Hong Kong democracy leaders jailed over protests

Hong Kong: Four prominent leaders of Hong Kong’s democracy movement were jailed on Wednesday for their role in organising mass protests in 2014 that paralysed the city for months and infuriated Beijing.
Nine activists were all convicted earlier in April of at least one charge in a prosecution that deployed rarely used colonial-era public nuisance laws over their participation in the Umbrella Movement protests, which called for free elections to appoint the city’s leader.
Two key leaders of the mass protests — sociology professor Chan Kin-man, 60, and law professor Benny Tai, 54 — received the longest sentences of 16 months in jail, sparking tears in court and angry chants from hundreds of supporters gathered outside.
Two others — activist Raphael Wong and lawmaker Shiu Ka-chun — received eight months while the rest had their jail terms suspended or were given a community service order. One defendant, lawmaker Tanya Chan, had her sentencing adjourned because she needs surgery for a brain tumour.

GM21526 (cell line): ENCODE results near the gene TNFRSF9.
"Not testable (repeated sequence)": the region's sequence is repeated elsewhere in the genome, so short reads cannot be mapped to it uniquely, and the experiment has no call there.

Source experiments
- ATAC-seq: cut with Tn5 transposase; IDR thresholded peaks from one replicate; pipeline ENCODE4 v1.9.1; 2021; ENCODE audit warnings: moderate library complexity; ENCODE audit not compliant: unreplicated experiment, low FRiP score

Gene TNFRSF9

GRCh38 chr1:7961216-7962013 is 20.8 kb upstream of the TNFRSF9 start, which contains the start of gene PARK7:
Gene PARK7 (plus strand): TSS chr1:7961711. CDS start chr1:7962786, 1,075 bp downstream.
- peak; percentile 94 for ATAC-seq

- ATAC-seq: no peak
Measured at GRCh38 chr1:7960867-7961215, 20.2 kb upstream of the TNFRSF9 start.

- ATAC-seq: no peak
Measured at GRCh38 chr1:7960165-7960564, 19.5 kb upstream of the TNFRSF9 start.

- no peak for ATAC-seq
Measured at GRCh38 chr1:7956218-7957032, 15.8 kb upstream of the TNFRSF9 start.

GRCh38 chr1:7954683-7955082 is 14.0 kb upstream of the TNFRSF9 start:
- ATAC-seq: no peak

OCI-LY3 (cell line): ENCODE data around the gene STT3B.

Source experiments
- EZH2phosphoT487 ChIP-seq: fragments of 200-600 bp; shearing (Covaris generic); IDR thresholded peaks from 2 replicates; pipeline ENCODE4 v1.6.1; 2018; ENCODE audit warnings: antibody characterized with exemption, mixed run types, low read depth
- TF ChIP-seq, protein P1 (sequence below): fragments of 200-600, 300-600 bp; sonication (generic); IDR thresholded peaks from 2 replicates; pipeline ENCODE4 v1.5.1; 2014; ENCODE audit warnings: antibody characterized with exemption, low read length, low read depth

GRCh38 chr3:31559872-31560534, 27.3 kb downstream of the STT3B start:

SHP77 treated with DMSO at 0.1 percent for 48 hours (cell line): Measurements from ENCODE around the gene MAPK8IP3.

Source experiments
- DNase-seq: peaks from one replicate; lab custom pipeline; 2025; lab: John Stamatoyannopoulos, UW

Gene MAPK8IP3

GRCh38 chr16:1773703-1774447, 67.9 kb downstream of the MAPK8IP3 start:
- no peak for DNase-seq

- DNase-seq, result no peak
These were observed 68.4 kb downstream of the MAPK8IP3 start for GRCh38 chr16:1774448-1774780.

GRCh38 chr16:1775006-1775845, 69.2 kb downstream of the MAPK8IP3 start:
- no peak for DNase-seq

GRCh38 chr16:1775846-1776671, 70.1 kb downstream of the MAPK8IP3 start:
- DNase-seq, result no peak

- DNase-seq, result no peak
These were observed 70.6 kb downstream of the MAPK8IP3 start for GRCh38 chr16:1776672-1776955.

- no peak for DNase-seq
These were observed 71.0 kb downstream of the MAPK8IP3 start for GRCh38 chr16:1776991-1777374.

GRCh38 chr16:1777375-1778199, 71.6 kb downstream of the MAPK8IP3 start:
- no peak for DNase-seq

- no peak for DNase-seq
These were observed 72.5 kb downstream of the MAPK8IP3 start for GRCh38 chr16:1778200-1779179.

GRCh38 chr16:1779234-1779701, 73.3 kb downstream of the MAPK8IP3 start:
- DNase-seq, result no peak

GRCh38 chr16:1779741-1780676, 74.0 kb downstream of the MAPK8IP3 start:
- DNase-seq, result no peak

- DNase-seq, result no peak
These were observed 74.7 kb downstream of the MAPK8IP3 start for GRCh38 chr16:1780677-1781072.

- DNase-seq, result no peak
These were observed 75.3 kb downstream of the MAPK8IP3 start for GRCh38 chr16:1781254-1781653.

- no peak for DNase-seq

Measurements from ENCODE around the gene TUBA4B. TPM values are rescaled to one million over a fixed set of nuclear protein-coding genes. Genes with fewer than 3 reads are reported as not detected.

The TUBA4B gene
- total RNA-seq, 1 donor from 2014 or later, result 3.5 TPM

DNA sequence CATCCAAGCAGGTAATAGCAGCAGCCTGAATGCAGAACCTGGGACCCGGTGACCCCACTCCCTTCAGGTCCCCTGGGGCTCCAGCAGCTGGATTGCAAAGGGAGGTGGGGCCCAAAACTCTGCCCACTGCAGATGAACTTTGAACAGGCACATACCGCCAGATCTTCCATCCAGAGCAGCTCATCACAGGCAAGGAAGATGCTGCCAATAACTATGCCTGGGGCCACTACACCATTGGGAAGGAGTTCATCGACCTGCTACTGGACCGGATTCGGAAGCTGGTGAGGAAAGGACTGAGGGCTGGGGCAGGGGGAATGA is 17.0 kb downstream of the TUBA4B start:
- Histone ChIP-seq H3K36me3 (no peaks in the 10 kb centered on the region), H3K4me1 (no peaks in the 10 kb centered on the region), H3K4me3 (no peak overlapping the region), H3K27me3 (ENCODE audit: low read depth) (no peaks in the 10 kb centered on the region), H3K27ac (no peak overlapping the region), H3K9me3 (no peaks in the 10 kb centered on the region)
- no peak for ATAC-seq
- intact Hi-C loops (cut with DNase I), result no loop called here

The jail terms are the steepest yet for anyone involved in the 79-day protest which vividly illustrated the huge anger — particularly among Hong Kong’s youth — over the city’s leadership and direction.
As Wong was led away by guards he proclaimed: “Our determination to fight for democracy will not change.”
Tai and Chan founded a civil disobedience campaign known as “Occupy Central” in 2013 alongside 75-year-old Baptist minister Chu Yiu-ming, one of the defendants to have his jail term suspended.
Their original idea of taking to the streets to demand a fairer system was a precursor to the student-led Umbrella Movement a year later that brought parts of the city to a standstill. Authorities in Hong Kong and the mainland have defended the prosecutions as a necessary measure. — AFP